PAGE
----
Malinois Puppy Training Twelve part 1

What about “clicker training”?

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10 thoughts on “Malinois Puppy Training Twelve part 1

  1. For the most part, I think one will find that a clicker or a tone provides the most benefit when looking for precision. For most people, it’s very hard, if not impossible to use words that don’t have extra information tied up in the delivery. For example, let’s say you are working on heel and it’s not going so well; your frustration will be conveyed when trying to use the marker words. Conversely, you may be having a stellar training session and your enthusiasm can actually cause your dog….

  2. to become over stimulated and lose precision. Think about the wide range of applications that one uses “good” for when training. Vocal inflection for something simple like “good boy”, ranges all the way from sharp and high pitched to long and drawn out, depending on the emotional state one would like to encourage during that specific training exercise.

  3. I only use vocal markers and body cues when working with my own dogs; the level of precision that I require out of my personal dogs is not particularly precise. I present my dogs with pretty much the same situations everyday and as long as they manage to get through those situations in a timely manner, I am pretty much indifferent to the exactness of their approach. For example, I don’t really care how they load into the truck, jump the creek, greet clients etc…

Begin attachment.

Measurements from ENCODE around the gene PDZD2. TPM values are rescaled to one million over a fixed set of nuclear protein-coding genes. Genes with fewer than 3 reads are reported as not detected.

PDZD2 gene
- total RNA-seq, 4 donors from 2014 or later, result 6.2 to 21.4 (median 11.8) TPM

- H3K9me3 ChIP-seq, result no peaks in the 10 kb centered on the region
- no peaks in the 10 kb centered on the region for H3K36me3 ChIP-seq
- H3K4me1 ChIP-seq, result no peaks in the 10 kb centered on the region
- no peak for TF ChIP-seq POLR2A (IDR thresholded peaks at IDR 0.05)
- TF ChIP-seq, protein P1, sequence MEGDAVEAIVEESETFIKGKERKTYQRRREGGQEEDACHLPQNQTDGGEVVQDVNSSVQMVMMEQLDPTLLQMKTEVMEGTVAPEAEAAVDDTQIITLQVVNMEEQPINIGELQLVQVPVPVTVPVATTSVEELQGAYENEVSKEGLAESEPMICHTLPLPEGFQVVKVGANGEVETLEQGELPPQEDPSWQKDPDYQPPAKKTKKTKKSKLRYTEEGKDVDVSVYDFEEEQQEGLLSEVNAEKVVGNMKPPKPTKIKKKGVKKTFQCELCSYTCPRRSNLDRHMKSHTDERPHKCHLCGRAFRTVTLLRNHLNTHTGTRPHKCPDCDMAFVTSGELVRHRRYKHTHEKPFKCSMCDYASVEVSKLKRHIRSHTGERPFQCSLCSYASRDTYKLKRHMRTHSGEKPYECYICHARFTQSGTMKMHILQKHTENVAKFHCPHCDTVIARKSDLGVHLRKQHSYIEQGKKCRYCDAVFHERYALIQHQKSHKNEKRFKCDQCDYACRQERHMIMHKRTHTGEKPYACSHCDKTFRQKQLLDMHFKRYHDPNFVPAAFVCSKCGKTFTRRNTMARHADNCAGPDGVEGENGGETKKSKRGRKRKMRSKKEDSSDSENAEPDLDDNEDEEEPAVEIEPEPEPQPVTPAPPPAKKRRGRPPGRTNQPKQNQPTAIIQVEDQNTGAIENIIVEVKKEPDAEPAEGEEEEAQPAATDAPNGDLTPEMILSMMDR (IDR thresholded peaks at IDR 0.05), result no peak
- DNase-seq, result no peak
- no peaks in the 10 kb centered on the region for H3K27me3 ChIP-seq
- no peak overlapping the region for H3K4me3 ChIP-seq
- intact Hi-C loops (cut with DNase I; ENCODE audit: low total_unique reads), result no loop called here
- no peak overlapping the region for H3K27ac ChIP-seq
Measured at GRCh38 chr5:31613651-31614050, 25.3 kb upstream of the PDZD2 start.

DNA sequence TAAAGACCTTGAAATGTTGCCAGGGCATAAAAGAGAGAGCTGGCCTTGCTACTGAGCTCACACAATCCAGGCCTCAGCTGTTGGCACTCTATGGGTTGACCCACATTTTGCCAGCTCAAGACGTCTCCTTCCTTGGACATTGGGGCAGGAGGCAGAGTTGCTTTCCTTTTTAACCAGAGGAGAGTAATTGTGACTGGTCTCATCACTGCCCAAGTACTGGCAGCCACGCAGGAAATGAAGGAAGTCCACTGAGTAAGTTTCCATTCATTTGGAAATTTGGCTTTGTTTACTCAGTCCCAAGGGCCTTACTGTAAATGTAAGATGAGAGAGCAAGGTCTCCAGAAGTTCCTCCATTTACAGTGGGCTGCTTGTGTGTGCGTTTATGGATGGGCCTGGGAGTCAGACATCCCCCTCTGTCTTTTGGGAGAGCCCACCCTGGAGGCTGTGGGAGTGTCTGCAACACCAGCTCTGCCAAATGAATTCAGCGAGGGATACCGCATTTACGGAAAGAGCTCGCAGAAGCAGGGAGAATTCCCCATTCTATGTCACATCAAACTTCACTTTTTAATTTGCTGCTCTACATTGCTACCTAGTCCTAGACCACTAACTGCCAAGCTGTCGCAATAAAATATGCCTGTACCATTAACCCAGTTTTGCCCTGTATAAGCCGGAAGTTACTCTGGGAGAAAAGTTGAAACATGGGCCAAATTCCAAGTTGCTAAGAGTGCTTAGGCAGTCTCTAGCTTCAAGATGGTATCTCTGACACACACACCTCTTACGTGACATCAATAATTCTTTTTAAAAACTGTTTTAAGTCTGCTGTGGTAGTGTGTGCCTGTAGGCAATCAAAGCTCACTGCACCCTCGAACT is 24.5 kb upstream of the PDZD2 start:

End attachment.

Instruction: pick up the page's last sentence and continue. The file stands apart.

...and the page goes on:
4. However, my apprentice enjoys training her dogs for dog sports, so her expectations for her dogs is much different and requires a much greater degree of exactness. Precision is what wins when competing, so that is what she works towards. The clicker and tone are indispensable, in my opinion, for efficient sports training.

  5. Thanks Stonnie. Very good points and makes a lot of sense. The problem I have always had with a clicker is it is something else to have in your hand and you never seem to have it when you needed. I liked using my voice becuase it is always with me. I had never thought, for some reason, about making a click sound with my voice instead of a mechanical cliker.

  6. Well, I just watched your video, so however you are doing it, it is obviously working well! You are absolutely right about the drawbacks of the clicker, and I very rarely use one myself, but for some things they work like a charm. I think the key to being a good trainer is to have an open mind and always try to understand the merits of alternative techniques and strategies. I think of techniques as tools, and I try to make my tool collection as large as possible.

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